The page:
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Powering the whole farm

How three stand-alone units can power a whole farm

Tania and Alan Willmott’s wheat and sheep farm, 20 minutes out of Tambellup, is criss-crossed with power poles and wires.

The property has several transformers, each fed by the requisite poles and wires, making them something of a feature of the property's landscape.

"They also create quite a bit of upkeep", says Tania Willmott.

“Pole top fires are a big concern for us, and we’ve got to do maintenance around the poles, to trim the bushes, trees and grass. Particularly the ones right near the house, to reduce the grass and keep the fire risk down.”

Power outages are a common feature of life on the farm, “particularly when we get a bit of drizzle, then the power can go out for at least a day,” says Tania.

As the Willmott's property is at the end of the line, it often takes longer for faults to be rectified.

“At least once a year we get a decent one where it goes out for a few days. Because of that we had a generator connected up to the house.”

This could be about to change with the Willmott's getting three new stand-alone power systems on the property as part of the current roll-out of SPS units across regional WA.

Each unit will create its own power through solar panels, a battery and a traditional back-up generator, replacing the need for poles and wires to each location.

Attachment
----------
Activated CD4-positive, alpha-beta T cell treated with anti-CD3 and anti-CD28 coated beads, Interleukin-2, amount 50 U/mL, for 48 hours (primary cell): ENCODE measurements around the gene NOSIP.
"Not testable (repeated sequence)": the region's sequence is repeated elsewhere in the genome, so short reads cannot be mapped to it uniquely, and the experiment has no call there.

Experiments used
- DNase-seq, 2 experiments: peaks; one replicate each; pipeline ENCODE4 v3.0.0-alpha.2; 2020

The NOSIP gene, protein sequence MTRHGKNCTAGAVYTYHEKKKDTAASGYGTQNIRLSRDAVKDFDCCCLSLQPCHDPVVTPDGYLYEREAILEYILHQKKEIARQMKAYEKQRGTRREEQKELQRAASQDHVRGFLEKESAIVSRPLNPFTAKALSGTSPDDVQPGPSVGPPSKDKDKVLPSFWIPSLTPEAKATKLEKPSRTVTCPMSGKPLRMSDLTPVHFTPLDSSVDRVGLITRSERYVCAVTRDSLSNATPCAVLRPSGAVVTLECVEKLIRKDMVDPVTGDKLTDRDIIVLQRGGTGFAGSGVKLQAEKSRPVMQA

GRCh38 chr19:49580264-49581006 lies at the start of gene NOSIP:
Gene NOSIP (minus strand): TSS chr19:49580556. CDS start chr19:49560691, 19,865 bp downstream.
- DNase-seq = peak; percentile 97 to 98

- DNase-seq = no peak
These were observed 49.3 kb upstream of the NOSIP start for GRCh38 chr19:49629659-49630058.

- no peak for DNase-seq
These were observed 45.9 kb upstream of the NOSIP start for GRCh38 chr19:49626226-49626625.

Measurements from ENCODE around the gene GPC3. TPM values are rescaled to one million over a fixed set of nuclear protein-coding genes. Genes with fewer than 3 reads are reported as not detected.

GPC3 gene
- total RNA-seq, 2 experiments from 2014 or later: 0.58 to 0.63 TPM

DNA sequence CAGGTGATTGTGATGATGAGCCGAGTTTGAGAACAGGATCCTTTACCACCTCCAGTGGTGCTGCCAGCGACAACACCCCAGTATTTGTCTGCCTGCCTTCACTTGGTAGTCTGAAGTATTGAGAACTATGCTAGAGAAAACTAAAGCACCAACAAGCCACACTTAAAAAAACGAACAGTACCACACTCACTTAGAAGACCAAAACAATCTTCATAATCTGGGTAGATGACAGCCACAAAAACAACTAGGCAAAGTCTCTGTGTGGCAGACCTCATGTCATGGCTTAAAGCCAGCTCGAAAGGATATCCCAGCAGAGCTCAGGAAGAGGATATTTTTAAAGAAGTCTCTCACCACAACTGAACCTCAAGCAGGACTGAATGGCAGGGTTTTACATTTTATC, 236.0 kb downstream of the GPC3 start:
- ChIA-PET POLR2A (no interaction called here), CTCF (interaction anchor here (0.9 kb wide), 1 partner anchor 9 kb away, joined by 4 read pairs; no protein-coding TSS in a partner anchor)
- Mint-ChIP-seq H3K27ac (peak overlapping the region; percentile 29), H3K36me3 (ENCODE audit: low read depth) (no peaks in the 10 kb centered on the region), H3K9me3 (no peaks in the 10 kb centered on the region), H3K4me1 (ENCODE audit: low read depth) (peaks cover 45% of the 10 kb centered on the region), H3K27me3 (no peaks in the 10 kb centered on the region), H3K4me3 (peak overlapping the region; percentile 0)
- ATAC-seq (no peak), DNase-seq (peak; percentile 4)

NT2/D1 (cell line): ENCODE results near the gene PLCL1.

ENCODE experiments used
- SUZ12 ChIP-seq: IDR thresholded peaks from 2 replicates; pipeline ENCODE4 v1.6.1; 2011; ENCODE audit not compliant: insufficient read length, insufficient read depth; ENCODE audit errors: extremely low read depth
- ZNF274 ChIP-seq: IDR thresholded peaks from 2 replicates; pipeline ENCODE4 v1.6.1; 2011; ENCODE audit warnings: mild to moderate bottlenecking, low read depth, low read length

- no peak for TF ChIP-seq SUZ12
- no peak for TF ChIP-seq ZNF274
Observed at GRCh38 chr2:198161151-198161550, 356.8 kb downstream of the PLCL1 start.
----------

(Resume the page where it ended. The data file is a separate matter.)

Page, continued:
“Every meter we have on the farm is getting an SPS unit, so there is one at the main shed which includes the shearing shed, the workers quarters and at the house.

“Western Power spent a bit of time working out how much power is needed at each spot and how many solar panels would be needed. The SPS unit at the house is the biggest as this is where we use the most power.

“But each unit should be big enough to do its job, and able to cope with things like welding and the shearing shed too.”

Tania says her longer term hope is that the poles and wires will come down.

“The poles will have to stand for a while, just in case, but if the SPS units prove effective, they could consider removing them.

“That would mean that we will have no more interruptions of power, no worry about pole top fires and less maintenance, overall.

“As well as not having to tidy up around the poles, we don’t need to touch the SPS units. Western Power even come out to check and fill up the back-up generator for us, so we don’t need to touch anything.”

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